Announcing Ruby Fix 0.7!
With 148 lines of simple code built on top of Spectus expectation library, facilities such as benchmarking and mocking are not supported. Fix offers however a consistent syntax to focus your BDD.
While specs behave like documents which can be logic-less, their interpretation should not be questioned regardless of the version of Fix, preventing from software erosion. Also, Fix specs are compliant with RFC 2119, to qualify requirements.
Monkey-patching, magic tricks and friends are not included. Instead, animated by authentic and unmuted Ruby objects, unambiguous, understandable and structured specs are encouraged.
Why Fix instead of RSpec?
Let me start with a confession. Despite 10 years of Ruby, I still do not understand anything about the source code of RSpec.
This is alarming when one considers that if the programming complexity of the testing tool on which we pin our expectations is greater than the complexity of the program to be tested, tests are less significant.
However the current implementation of this tool is probably more complex than most programs to be tested with. And when I do anyway against a piece of code, I feel like using a sledgehammer to crack a nut. Worst, I can not help doubting the results RSpec provides.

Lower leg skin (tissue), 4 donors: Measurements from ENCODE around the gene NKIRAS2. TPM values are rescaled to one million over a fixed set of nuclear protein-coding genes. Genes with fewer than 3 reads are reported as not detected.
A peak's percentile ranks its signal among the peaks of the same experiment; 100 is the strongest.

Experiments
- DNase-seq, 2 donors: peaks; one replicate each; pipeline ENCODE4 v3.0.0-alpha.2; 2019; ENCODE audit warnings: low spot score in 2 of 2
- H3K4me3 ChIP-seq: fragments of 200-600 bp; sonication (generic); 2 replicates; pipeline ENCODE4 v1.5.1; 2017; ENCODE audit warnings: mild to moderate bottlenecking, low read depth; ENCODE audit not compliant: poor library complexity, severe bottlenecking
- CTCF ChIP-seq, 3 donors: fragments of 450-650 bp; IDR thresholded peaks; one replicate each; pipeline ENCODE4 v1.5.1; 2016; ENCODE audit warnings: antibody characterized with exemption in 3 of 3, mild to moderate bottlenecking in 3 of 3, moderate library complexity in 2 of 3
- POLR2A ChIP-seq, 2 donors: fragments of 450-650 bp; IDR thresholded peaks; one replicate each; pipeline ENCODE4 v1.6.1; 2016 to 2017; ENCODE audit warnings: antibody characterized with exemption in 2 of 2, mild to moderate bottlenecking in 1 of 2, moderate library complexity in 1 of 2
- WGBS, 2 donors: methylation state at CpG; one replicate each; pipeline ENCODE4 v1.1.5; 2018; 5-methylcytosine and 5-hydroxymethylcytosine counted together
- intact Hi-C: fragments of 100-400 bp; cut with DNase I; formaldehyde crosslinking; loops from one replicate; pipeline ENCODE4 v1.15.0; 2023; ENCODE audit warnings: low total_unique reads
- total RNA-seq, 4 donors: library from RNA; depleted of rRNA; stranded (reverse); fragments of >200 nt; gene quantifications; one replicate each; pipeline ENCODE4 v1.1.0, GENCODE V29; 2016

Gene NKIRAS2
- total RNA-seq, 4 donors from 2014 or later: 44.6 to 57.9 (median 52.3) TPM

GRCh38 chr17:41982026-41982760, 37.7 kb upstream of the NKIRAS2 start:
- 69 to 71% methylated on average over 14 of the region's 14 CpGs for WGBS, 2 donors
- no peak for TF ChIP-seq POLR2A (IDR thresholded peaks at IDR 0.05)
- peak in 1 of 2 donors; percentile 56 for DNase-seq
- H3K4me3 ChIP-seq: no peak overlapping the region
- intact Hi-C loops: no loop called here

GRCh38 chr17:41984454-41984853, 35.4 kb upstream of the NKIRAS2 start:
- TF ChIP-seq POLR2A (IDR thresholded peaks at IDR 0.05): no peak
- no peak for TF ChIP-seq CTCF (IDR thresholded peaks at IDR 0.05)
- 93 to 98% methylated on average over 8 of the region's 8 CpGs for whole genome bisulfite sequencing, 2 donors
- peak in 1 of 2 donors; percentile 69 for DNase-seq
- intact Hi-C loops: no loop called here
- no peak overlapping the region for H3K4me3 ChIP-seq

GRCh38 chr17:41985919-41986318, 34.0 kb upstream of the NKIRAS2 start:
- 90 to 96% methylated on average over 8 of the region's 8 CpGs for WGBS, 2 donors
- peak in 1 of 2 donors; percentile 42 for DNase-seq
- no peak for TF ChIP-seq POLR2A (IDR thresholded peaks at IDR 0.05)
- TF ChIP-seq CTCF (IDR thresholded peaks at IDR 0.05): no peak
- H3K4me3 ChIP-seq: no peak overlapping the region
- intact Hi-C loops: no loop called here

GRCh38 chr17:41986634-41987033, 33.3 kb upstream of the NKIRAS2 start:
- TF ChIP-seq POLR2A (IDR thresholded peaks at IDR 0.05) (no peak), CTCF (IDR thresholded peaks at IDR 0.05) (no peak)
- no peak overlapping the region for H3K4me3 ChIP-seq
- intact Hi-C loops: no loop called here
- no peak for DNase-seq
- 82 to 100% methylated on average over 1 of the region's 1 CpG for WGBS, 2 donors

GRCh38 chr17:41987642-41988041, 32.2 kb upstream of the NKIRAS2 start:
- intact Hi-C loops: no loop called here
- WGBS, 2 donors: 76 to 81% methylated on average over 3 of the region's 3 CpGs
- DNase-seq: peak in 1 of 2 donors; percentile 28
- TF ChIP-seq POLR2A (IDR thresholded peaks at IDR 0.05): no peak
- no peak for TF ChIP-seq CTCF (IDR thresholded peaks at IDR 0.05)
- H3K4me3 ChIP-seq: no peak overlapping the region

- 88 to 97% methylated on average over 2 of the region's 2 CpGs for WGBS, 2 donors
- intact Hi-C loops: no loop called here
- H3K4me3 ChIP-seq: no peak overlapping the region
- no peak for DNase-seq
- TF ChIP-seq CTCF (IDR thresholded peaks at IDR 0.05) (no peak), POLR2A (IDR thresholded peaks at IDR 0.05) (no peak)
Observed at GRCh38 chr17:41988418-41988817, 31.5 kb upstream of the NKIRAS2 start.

Here is why, with a basic example:
And now, let’s look at the result:
You got it, according to RSpec, App.new is 42.
While this one could be fixed quickly, by reversing actual and expected values, such bugs alert us against the possible impact on the final application.
Writing A Spec With Fix
Given this duck class:
When we write this spec:
Then we should see:
For 1.0.0 there are no major changes planned. Please, tell us what you think. Like. Dislike. We would like to hear it all.
Thanks for reading and happy hacking!